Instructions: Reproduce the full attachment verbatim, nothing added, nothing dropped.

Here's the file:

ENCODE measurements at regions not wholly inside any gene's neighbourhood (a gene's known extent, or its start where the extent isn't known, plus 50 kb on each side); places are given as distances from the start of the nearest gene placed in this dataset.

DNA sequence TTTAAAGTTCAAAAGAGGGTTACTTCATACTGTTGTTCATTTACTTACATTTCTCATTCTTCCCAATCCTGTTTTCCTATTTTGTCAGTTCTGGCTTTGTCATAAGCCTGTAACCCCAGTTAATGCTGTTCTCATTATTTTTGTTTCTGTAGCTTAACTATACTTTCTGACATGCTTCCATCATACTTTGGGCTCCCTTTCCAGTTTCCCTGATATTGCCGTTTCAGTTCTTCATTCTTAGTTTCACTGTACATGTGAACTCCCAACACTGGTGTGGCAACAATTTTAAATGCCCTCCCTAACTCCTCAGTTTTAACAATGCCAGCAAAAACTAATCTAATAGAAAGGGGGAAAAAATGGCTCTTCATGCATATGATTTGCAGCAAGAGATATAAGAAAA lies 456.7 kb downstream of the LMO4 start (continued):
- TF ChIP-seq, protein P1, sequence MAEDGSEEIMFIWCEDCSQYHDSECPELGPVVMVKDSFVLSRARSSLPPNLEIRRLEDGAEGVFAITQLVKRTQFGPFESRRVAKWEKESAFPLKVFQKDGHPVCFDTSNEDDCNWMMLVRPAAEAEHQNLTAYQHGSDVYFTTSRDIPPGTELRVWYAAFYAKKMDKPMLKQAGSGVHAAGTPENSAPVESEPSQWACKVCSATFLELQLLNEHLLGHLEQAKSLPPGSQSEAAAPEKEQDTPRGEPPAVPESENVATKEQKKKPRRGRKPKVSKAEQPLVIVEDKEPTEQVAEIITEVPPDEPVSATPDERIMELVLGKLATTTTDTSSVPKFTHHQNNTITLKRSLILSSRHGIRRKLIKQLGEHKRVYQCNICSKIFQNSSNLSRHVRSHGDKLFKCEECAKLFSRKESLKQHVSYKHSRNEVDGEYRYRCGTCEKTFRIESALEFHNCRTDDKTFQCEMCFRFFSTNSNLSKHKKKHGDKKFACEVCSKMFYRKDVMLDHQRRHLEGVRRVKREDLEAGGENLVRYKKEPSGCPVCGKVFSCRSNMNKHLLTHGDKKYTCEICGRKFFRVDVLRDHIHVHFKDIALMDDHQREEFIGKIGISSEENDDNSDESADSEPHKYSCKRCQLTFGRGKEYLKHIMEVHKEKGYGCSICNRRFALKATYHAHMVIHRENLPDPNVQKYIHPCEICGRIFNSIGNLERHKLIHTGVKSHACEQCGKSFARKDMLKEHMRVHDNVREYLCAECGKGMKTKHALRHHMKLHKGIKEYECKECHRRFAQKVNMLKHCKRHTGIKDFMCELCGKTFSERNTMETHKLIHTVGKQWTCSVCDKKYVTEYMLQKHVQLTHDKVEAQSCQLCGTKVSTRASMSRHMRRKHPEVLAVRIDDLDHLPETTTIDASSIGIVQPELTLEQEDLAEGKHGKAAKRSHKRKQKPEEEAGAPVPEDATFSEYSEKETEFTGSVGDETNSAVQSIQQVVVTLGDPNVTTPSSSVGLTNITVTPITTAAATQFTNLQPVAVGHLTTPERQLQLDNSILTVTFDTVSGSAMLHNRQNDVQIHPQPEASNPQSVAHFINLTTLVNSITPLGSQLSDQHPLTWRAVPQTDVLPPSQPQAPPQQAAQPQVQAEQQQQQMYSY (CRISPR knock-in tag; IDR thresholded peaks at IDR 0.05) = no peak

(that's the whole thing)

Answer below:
ENCODE measurements at regions not wholly inside any gene's neighbourhood (a gene's known extent, or its start where the extent isn't known, plus 50 kb on each side); places are given as distances from the start of the nearest gene placed in this dataset.

DNA sequence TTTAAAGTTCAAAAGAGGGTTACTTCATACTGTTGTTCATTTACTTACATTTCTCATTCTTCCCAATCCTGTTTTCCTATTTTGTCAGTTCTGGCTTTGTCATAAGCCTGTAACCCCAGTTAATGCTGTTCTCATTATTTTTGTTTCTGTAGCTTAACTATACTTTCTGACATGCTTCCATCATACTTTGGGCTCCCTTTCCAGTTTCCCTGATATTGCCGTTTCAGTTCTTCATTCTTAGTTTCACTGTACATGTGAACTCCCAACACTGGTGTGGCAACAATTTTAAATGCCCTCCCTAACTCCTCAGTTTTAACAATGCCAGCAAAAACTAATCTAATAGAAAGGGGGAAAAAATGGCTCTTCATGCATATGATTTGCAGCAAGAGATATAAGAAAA lies 456.7 kb downstream of the LMO4 start (continued):
- TF ChIP-seq, protein P1, sequence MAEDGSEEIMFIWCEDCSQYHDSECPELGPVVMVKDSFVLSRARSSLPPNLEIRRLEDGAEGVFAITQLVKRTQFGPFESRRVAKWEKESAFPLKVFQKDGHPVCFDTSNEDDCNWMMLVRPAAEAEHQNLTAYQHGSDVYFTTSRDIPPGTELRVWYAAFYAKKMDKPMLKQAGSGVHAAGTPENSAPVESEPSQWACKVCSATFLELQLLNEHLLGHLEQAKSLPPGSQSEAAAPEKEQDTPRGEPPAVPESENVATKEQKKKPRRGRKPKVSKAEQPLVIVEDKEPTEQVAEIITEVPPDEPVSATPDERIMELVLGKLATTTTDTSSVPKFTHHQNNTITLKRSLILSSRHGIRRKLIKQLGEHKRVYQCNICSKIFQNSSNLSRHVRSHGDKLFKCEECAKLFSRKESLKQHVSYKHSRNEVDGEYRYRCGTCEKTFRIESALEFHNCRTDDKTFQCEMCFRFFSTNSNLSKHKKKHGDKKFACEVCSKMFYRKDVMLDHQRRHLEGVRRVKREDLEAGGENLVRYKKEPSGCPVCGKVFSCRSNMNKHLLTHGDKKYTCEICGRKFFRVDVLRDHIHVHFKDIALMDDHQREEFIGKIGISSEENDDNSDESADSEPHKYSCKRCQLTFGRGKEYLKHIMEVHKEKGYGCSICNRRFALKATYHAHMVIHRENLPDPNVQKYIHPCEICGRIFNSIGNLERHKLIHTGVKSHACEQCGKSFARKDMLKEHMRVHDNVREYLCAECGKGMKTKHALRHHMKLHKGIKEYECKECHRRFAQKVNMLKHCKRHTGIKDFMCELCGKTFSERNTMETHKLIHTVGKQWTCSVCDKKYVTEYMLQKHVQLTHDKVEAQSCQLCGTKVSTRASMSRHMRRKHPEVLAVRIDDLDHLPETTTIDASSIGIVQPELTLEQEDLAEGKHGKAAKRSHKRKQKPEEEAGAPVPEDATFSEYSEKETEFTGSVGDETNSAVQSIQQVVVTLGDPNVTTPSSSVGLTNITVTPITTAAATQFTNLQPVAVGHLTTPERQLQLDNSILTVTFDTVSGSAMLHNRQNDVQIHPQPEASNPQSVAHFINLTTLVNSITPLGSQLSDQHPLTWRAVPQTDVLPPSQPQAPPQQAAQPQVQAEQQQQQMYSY (CRISPR knock-in tag; IDR thresholded peaks at IDR 0.05) = no peak